OK Vancouver hikers – we need to have a talk – it is winter in the mountains, and apparently most people do not know this.
On Seymour today I witnessed some very troubling things. The vast majority of people on the hill were utterly unprepared for the conditions. The parking lot was full and there were probably hundreds of people on the hill with most hikers prepared for summer hiking conditions. The mountain is covered in snow and its bone chilling cold on top with the wind (night will be even more freezing). The trail is compact snow and ice – its extremely slippery.
I witnessed all of the following and more –
- Lots of leather street shoes with zero tread
- Capri pants
- Cotton clothes – lots of hoodies – this is great for downtown but a wet cotton hoodie will kill you in the mountains – helping you freeze to death very quickly
- Vans and other skate shoes
- Cowboy boots
- Lots of running shoes – these are not appropriate for winter hiking
- Gum boots
- No back packs
- No jackets
- No gloves
- No micro-spikes or poles
- No toques
- No maps or knowledge of the trail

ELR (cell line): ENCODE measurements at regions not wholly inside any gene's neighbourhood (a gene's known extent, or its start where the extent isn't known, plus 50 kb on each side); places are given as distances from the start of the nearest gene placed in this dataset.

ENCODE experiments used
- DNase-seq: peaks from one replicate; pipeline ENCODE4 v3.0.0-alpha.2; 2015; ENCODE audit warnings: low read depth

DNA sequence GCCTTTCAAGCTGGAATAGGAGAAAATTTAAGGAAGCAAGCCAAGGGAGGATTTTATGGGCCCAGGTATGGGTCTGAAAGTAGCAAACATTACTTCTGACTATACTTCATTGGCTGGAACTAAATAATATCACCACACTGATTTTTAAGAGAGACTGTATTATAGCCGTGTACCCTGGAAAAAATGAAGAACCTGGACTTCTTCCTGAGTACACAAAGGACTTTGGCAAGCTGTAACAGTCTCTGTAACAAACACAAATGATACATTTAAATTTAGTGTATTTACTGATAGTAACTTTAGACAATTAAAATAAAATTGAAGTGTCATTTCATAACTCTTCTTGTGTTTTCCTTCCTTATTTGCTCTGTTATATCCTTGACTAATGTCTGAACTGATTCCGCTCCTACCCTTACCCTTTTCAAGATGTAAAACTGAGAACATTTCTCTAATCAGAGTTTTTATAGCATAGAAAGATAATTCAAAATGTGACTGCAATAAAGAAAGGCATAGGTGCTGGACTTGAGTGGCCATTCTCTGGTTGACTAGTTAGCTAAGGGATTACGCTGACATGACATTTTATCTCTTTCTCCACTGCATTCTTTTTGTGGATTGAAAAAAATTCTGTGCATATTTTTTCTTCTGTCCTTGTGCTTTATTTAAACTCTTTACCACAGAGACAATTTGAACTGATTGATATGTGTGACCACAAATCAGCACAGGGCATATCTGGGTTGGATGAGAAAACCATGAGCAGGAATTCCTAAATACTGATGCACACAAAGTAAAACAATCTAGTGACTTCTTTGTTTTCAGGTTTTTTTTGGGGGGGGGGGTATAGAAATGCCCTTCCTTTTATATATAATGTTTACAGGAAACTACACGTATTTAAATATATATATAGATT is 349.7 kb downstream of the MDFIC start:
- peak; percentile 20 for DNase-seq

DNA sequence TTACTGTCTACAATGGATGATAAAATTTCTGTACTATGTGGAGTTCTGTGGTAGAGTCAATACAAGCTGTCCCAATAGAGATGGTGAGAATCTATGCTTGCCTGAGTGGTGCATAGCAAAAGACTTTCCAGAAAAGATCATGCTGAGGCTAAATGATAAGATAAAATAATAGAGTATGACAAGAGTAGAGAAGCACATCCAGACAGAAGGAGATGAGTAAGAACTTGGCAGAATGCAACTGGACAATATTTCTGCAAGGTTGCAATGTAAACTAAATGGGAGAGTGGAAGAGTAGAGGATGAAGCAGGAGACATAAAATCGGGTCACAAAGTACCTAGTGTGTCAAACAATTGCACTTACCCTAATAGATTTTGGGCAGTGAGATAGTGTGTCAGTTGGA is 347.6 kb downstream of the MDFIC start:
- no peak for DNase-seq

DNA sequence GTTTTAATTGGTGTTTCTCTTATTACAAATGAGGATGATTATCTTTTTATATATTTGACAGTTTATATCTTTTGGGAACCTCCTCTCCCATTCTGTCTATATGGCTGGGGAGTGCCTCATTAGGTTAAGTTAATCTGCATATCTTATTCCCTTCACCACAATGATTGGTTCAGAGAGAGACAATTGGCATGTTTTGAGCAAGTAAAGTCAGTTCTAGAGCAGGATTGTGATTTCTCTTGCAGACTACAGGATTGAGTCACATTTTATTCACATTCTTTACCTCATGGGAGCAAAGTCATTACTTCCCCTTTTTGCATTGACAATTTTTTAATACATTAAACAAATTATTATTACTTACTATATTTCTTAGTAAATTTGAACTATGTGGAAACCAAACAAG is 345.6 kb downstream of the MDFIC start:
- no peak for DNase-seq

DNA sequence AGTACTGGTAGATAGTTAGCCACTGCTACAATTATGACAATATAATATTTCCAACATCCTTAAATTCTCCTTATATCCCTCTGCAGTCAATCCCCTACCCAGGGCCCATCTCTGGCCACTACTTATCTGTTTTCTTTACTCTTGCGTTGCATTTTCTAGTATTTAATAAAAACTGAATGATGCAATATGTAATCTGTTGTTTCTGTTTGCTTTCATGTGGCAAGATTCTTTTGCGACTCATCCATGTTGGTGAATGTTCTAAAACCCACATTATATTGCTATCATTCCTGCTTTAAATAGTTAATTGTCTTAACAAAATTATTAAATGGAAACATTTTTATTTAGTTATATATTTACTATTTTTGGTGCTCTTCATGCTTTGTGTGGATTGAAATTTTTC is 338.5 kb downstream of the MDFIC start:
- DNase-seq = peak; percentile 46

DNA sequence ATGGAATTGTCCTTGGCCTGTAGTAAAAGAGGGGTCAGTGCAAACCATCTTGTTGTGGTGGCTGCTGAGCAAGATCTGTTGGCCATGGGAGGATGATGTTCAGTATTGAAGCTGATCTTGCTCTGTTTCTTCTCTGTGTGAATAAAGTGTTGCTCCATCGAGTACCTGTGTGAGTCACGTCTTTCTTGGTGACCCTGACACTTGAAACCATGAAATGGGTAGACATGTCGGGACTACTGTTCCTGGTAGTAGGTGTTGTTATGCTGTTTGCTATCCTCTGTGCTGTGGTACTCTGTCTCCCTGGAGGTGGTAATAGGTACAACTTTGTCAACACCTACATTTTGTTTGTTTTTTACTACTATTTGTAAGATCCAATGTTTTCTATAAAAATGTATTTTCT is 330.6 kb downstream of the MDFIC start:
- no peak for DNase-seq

It is winter up there so everyone should be prepared which includes the below list which is the minimum you should bring –
- Proper winter hiking boots
- Proper hiking non-cotton warm socks
- NON-cotton clothing – poly-pro etc.
- Change of base layer clothing for when it gets wet
- Parka jacket – aka puffy jacket
- Shell jacket
- Pants – non cotton
- Gore-tex over pants
- Mittens and or winter gloves
- Food and water
- Some first aid gear and navigation equipment – GPS, map etc.
Other considerations include bringing an ice-axe, crampons and other winter equipment. If you are venturing into areas that might require an ice-axe please take a mountaineering course first.
Give yourself enough time – it gets dark very early these days. Prepare properly – that means reviewing your planned hike and description – there are plenty of good web sites that discuss hikes in Vancouver – and ensure you and everyone in your group have the appropriate equipment, fitness level and skill for the hike. Make sure you tell someone where you are going and when to expect you back. Turn your phone onto airplane mode when you start hiking – in case you need to call for help – but do not rely on your phone – coverage is spotty at best. Don’t hike alone!
Last year at this time a hiker fell on the way to 3rd Pump on Seymour and sustained a broken neck, brain swelling, broken arm, and broken ribs causing a pneumothorax and a collapsed lung – he was in rough shape and had we not been able to get him out very quickly he could have died. This area is not a walk in the park.
We would really prefer that our call stats do not increase for the year – we don’t need any more searches, medical rescues or fatalities.
So please share with your friends – the message is obviously not getting out there.
Thank you for reading and passing this message on!